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How to Avoid Exercise Injury

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Updated April 20, 2010

Written or reviewed by a board-certified physician. See About.com's Medical Review Board.

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Know When To Rest
Your body makes most of its progress during your rest days and it's those rest days that also allow your body to repair and heal after tough workouts. If you don't give your body enough rest, you risk overtraining and that can lead to injuries. This is especially a problem for regular exercisers. You're used to your body being strong and may push yourself to keep going, even if your body isn't up to it. It's the pushing that can lead to overuse injuries, so look for these red flags that may be telling you not to exercise:
  • You feel exhausted or very fatigued.
  • You feel sharp pain in your joints or muscles. It's never a good idea to work through pain and doing so could make things worse. If you feel pain, stop what you're doing and take a break. You may be able to go back to your workout without problems, but if it's nagging you, move onto something different or stop your workout. If it's something that continues for several days or weeks, make an appointment with your doctor.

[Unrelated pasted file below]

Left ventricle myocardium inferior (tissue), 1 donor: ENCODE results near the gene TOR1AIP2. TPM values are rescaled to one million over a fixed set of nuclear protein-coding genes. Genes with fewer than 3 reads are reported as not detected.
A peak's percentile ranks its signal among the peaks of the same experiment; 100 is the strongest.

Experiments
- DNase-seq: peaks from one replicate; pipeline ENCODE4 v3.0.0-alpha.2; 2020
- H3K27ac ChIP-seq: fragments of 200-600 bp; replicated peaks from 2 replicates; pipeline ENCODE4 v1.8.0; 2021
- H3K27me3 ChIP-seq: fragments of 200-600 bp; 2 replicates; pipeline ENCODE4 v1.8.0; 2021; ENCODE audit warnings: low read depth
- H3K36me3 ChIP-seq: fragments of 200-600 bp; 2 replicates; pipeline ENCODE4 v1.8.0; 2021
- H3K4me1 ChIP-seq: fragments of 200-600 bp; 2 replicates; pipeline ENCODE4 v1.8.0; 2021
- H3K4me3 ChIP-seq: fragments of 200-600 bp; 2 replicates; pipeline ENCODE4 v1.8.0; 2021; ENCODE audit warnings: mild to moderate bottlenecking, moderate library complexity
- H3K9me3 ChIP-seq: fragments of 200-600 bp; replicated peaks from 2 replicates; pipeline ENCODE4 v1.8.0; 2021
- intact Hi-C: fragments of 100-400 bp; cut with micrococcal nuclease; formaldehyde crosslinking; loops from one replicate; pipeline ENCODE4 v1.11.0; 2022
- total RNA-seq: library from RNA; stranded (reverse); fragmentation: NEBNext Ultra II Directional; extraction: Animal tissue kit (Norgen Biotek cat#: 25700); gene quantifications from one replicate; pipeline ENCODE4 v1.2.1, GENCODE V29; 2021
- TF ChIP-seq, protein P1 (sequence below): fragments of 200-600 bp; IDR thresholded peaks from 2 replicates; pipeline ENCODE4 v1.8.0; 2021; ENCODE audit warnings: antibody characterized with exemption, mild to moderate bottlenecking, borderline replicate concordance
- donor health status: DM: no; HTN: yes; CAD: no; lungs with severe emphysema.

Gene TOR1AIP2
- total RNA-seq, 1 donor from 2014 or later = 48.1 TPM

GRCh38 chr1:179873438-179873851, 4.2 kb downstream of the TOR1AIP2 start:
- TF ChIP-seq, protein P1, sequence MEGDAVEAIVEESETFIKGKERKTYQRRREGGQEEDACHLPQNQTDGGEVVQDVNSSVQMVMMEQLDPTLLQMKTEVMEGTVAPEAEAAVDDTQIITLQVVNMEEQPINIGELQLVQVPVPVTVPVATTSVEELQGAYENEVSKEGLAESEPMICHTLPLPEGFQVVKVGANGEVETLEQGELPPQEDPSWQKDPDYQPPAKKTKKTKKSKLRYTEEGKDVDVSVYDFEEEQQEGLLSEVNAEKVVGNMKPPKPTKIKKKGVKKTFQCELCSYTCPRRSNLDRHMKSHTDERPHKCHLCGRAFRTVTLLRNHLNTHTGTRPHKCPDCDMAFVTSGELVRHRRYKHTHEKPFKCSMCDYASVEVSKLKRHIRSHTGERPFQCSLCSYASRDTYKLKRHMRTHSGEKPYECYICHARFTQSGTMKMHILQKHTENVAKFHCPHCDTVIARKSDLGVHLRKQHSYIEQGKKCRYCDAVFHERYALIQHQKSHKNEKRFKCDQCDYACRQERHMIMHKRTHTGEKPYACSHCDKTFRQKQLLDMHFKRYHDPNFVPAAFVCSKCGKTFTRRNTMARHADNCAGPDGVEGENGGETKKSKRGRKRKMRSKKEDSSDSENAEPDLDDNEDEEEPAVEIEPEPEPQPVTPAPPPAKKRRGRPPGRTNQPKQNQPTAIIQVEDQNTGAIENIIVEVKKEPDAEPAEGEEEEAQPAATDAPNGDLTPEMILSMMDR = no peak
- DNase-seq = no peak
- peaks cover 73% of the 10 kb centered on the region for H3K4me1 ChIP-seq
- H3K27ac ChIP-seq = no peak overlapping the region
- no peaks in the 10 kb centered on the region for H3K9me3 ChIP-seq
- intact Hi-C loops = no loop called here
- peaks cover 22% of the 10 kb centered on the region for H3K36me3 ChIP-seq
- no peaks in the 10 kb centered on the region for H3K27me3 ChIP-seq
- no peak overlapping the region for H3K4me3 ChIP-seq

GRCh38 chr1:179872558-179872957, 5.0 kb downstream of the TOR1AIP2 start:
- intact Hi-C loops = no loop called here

• You feel dizzy or lightheaded.
  • You're sick. If you have a fever, the flu or an upper respiratory infection, working out may make things worse. If you have a stuffy nose or a light cold, you may be able to do light workouts, but you should check with your doctor.
  • Your performance is in the toilet. If you can't lift as much as you normally do or your heart rate seems higher than normal, that's a sign you may need to rest. Taking a few days off may be just what you need to come back even stronger.

It's sometimes hard to know when to back off and rest and you may worry that you'll lose fitness or gain weight if you take time off. Taking a few days of or even a week won't affect your fitness and, if you're worried about weight gain, monitor your calories more closely and realize that rest is what you need to get back on track.

More Ways to Avoid Exercise Injury

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